« on: April 28, 2015, 11:08:00 AM »
I've got opinions!
I've made saisons in the past, but last fall I decided to make them more frequently. I've been brewing saison almost exclusively since then and drinking lots of it commercially.
Here's what I think (so far):
Basics: Incredibly dry (but not watery) with subtle, balanced, preferably complex yeast character. Spiciness from yeast should be no more pronounced than spiciness from spices. Highly carbonated (3-4 volumes). If you miss on any of these points, its just a nice witbier (at best).
Sugar: Unless you're making a saison at 7% or higher without brettanomyces, you don't need sugar. In moderate-gravity saisons, you need all the malt/grain character you can get! Long, low sacch rest and healthy fermentation will produce sufficient dryness.
Adjunct Grains: Bump up the body (and potentially flavor) with adjunct grains. I like good-quality raw wheat, spelt and rye from my local Whole Foods or organic grocer. You have to mill and boil them first or your efficiency will suffer. Oats are good if you want body without (any) additional flavor contribution. Flaked grains sold to homebrewers are often of poor quality. Chew on them - they can sometimes taste like plastic or just bland oats. YMMV.
Fermentation Temperature: Regardless of strain, I start at 67F and allow it to free-rise OR raise 1F/day if it won't free-rise on its own. I only gain 1-2F total from the heat of fermentation, so I use a heat pad to slowly raise the temperature. Pitching <70F is important for fusel control and flavor balance, IMO. I usually hold at 78F (if fermentation isn't already complete). You can go into the mid 80s with 3724, but no reason to hit 90F with steady temp control, good aeration, and healthy yeast.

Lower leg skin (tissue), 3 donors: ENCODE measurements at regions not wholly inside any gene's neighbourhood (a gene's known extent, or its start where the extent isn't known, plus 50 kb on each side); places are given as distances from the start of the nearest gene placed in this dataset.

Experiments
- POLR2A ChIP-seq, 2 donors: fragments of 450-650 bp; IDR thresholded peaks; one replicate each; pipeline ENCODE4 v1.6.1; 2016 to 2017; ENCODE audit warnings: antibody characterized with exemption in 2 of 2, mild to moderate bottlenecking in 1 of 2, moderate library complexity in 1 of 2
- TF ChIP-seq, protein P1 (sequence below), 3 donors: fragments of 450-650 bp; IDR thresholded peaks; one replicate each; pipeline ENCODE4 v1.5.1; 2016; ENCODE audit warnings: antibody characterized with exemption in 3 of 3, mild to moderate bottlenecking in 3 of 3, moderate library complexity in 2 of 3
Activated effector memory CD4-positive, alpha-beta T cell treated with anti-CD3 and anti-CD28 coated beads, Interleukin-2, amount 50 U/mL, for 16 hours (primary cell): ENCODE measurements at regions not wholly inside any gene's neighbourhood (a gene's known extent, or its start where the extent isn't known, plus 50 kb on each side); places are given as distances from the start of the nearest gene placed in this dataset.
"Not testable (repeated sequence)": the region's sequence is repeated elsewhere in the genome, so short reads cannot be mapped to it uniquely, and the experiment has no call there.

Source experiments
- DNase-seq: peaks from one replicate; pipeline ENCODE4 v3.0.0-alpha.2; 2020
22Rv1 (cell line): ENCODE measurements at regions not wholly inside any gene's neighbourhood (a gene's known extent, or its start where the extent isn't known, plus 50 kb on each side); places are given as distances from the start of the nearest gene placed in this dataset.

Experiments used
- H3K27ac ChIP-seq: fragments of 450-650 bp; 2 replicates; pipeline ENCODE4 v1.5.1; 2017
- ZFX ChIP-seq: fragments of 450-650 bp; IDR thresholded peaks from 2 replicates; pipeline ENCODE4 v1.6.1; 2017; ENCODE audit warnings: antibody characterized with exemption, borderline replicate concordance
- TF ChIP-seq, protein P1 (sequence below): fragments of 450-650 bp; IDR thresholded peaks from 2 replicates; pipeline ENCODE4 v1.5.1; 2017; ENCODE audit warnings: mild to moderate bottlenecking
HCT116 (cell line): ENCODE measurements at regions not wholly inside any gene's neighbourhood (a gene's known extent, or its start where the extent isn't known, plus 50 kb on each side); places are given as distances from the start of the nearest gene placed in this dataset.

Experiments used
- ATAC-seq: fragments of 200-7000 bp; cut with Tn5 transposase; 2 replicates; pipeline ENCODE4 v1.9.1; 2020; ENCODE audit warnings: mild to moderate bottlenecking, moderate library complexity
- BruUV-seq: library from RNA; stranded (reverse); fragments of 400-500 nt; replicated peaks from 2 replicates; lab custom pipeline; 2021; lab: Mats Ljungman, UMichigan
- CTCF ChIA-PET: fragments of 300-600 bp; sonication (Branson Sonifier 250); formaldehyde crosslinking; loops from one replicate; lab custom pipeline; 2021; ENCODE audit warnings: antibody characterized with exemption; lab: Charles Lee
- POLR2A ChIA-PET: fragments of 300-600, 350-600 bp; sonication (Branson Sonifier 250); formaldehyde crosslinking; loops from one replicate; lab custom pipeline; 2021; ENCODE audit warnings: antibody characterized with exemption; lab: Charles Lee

Yeast health: Make a starter, even if a vial/pack will technically contain enough cells. Even if you don't need growth, a small starter will increase viability, help maximize attenuation, and reduce off flavors. During the last few hours of brewday, stash the starter in an area that is a few degrees warmer than pitch temp. This way, your yeast will come up to pitch temp slowly. Aerate or oxygenate very well, as many saison strains have a higher oxygen requirement vs. normal ale strains.
Conditioning: Some saisons strains, specifically Dupont, require some conditioning time to 'smooth out' the flavor profile. Blending this yeast with other saisons strains can reduce conditioning time.
Packaging: I think bottle conditioning is critical to great saison, but its a PITA, so YMMV. Either way, don't undercarbonate saison just because you already have a bunch of 12 oz bottles or a keg line that's too short to pour it. Use heavy bottles or make adjustments to your draft system.
Mixed Cultures: I don't make saison without pitching several strains brettanomyces (and often lactobacillus) along with the sacch strain(s). I use strains that produce subtle fruity/citrusy flavors with limited phenolic, earthy, 'barnyard' character. I started growing the strains up separately and pitching by volume, but now I often repitch the mixed slurry in successive batches. Since saisons are already so highly attenuated, it can be packaged and drunk fresh or allowed to evolve over time. Brettanomyces is a critical component in my saisons, but not absolutely necessary.
Well... that ended up being a lot longer than I intended.